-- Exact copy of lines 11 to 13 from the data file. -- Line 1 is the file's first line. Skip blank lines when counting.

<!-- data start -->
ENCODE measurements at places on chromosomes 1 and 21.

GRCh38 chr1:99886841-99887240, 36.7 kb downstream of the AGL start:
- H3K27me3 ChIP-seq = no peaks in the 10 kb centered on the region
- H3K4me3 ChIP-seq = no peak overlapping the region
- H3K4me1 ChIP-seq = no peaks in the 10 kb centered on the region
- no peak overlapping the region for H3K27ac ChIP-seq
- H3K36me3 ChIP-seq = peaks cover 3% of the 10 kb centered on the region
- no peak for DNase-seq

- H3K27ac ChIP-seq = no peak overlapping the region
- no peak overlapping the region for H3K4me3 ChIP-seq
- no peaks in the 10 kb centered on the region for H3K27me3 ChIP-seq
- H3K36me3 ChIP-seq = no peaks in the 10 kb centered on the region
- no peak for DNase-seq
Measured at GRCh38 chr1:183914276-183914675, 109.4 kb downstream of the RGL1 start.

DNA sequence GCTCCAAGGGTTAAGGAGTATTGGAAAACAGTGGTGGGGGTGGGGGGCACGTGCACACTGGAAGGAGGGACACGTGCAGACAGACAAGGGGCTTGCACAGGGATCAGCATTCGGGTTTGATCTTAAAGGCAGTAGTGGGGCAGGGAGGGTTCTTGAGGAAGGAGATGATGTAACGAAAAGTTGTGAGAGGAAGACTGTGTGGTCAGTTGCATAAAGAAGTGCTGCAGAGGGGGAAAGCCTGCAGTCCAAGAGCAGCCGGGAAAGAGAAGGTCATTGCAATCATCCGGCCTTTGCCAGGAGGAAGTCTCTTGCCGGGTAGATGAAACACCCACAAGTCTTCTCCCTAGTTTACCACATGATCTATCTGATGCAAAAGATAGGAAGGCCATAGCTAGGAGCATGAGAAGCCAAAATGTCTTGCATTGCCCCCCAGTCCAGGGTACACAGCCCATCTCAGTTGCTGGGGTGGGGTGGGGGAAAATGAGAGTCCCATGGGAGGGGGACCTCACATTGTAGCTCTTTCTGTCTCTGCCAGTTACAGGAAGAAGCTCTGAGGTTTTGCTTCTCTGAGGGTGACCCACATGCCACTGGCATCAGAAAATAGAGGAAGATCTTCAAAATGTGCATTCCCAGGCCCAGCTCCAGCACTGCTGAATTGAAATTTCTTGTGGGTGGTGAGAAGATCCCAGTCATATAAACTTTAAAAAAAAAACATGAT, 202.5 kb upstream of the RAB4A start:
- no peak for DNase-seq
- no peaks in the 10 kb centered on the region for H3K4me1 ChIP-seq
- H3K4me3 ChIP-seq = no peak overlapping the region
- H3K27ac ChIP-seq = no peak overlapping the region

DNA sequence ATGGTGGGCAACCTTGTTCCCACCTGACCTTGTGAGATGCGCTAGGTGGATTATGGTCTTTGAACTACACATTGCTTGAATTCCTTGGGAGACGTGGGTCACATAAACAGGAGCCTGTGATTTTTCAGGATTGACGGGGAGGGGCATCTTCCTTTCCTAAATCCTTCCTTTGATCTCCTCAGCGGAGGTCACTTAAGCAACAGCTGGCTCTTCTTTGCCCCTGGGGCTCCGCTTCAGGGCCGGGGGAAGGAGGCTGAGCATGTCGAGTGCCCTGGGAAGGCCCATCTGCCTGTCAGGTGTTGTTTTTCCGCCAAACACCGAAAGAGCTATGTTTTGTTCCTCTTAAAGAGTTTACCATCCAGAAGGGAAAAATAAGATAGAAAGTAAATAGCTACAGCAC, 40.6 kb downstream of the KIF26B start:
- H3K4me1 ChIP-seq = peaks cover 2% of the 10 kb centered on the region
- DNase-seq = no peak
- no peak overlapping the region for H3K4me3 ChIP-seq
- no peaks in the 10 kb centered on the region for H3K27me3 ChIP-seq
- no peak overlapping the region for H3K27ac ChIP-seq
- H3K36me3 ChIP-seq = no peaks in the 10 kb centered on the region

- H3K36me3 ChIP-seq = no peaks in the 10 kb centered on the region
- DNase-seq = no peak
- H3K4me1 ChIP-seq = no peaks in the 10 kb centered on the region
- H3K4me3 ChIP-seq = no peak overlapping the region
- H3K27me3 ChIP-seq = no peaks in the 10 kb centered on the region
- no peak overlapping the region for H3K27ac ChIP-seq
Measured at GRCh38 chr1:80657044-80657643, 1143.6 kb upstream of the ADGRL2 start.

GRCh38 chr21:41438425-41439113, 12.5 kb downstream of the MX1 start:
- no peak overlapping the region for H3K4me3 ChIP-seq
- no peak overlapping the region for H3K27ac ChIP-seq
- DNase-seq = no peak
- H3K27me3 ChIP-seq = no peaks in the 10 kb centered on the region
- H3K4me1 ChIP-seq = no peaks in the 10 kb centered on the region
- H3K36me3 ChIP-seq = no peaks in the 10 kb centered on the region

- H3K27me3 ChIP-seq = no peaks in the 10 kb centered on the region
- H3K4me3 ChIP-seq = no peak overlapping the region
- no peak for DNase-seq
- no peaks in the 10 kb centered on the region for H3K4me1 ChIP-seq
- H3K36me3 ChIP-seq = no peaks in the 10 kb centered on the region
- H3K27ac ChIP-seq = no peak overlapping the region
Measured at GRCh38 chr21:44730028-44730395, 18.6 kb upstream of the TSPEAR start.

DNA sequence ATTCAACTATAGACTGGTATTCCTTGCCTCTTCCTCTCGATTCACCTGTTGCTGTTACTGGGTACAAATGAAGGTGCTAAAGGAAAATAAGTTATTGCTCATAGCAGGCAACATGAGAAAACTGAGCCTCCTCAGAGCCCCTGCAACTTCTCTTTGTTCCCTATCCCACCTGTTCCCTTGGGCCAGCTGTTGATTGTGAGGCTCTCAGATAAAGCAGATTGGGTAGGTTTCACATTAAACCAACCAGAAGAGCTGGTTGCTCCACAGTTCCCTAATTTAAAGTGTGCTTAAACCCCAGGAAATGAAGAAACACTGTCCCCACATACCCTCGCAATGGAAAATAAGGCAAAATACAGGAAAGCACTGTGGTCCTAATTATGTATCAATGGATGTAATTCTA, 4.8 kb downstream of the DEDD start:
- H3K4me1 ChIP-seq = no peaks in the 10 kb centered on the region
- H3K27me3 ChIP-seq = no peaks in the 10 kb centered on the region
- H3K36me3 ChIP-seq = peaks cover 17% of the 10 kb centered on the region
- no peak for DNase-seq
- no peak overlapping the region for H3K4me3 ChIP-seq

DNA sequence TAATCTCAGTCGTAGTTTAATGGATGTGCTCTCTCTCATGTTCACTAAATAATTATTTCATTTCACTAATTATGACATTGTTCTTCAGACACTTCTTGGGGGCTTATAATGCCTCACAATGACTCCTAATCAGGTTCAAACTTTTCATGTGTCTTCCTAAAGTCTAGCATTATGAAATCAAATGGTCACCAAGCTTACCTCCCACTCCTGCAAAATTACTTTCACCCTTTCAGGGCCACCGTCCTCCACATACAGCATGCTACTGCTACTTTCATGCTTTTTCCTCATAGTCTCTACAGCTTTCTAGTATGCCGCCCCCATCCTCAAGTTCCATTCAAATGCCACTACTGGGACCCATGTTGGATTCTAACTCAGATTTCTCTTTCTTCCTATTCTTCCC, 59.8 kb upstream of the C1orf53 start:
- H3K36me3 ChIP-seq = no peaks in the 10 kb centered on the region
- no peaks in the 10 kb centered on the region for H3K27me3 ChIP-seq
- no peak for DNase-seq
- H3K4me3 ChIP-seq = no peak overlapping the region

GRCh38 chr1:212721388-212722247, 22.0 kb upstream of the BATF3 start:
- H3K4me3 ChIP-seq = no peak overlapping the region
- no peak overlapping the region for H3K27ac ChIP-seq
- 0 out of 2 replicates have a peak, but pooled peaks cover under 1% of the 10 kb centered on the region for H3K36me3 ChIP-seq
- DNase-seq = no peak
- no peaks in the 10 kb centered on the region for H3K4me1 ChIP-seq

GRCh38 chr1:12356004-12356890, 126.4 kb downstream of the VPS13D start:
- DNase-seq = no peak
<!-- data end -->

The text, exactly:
- no peaks in the 10 kb centered on the region for H3K27me3 ChIP-seq
- H3K36me3 ChIP-seq = no peaks in the 10 kb centered on the region
- no peak for DNase-seq